Monday, March 18, 2024

Riddle of Fire (2024)

Movie Name/Year: Riddle of Fire (2024)
Genre: Action, Adventure, Comedy, Fantasy
Length:  1h 53min
Rating: PG-13
Director: Weston Razooli
Writer: Weston Razooli
Actors: Lio Tipton, Charles Halford, Weston Razooli, Lorelei Olivia Mote, Austin Archer, Abigail Sakari, Phoebe Ferro, Charlie Stover, Danielle Hoetmer, Rachel Browne, Skyler Peters, Andrea Browne, Lonzo Liggins, Chuck Marra, Colleen Baum, Sohrab Mirmont, Kent Richards
IMDb Blurb: Three mischievous children embark on a woodland odyssey when their mother sends them on an errand.
Selina’s Point of View:
The trailer for Riddle of Fire was interesting if a bit cutesy. So, that’s what I was mostly expecting from the film. A cute little fairy tale, with a little-kid twist to it. Possibly with the shock value that comes with kids causing havoc and doing things you’d mostly expect from teens.
Instead of something simple, funny, and cute – I got something that was deep and full of whimsy. A fairy tale that had an air of danger. It was so much better than I’d even hoped. That says a lot, because it made #8 on my Top 20 movies to look out forin March. My hopes were already high.
I love the way Riddle of Fire was shot. There was a constant green tint that gave everything a very Celtic flair. It made the use of fairies and witches seem at home, though the magical language seemed to be Greek. It was a mash-up of lore that worked to make something that carried an ethereal feel to it.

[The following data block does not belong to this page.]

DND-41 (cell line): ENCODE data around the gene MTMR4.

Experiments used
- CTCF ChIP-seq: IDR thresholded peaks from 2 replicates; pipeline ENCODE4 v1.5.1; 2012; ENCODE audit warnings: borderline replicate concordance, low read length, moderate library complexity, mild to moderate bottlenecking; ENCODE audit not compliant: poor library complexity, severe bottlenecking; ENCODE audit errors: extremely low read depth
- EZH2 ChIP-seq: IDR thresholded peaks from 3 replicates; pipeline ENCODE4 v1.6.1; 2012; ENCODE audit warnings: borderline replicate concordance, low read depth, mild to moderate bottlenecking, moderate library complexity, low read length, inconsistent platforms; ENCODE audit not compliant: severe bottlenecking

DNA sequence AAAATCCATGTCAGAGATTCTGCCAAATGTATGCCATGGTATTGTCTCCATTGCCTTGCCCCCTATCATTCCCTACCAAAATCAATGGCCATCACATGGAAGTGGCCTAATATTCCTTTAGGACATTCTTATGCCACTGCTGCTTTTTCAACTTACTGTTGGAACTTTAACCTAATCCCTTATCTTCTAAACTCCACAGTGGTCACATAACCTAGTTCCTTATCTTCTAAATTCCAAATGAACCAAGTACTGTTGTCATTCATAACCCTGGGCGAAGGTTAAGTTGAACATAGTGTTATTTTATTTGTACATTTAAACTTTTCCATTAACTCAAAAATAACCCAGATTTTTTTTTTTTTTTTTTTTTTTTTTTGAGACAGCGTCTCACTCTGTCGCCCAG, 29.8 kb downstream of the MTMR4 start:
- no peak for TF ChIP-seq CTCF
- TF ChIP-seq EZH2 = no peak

There’s no way I can talk about Riddle of Fire without including my thoughts about Lio Tipton (Warm Bodies, Vengeance, Why Women Kill). I adore them. I think Tipton is extremely under-rated. They are one of those actors I would follow to just about any project. I have since Crazy, Stupid, Love (2011) – despite most of their scenes in that movie being written in such a cringey way that I have to hide through the second-hand embarrassment the whole time.
I digress.
Lio Tipton has a range that not a whole lot of actors can boast. If you look at their early career, it seemed as if they were going to be typecast – but something sent that off the track and now you can really see how well they do just about everything. Their performance in Riddle of Fire was flawless.
Where kids’ acting is something I opt to only discuss in certain situations, I don’t mind talking about it here.
Naturally, kids are less experienced, and you need to have a different set of expectations for them. That’s just a fact. The kids in Riddle of Fire fit the feel of the film. I believed what they were selling me enough that their performances felt right for the fairy tale setting.
Weston Razooli (Anaxia, Jolly Boy Friday, Trials of the Red Mystic) made their full-length debut in Riddle of Fire. It’s a hell of a statement. There’s a bit of a tweak that can be made here or there, a scene that could be removed or altered, but it’s a damn fine debut. It’s high quality and feels as if a much more experienced director was at the helm. I will absolutely be looking out for more from him in the future.
I would recommend Riddle of Fire to anyone with a love for fairy tales.
Cat’s Point of View:
I absolutely adored Riddle of Fire.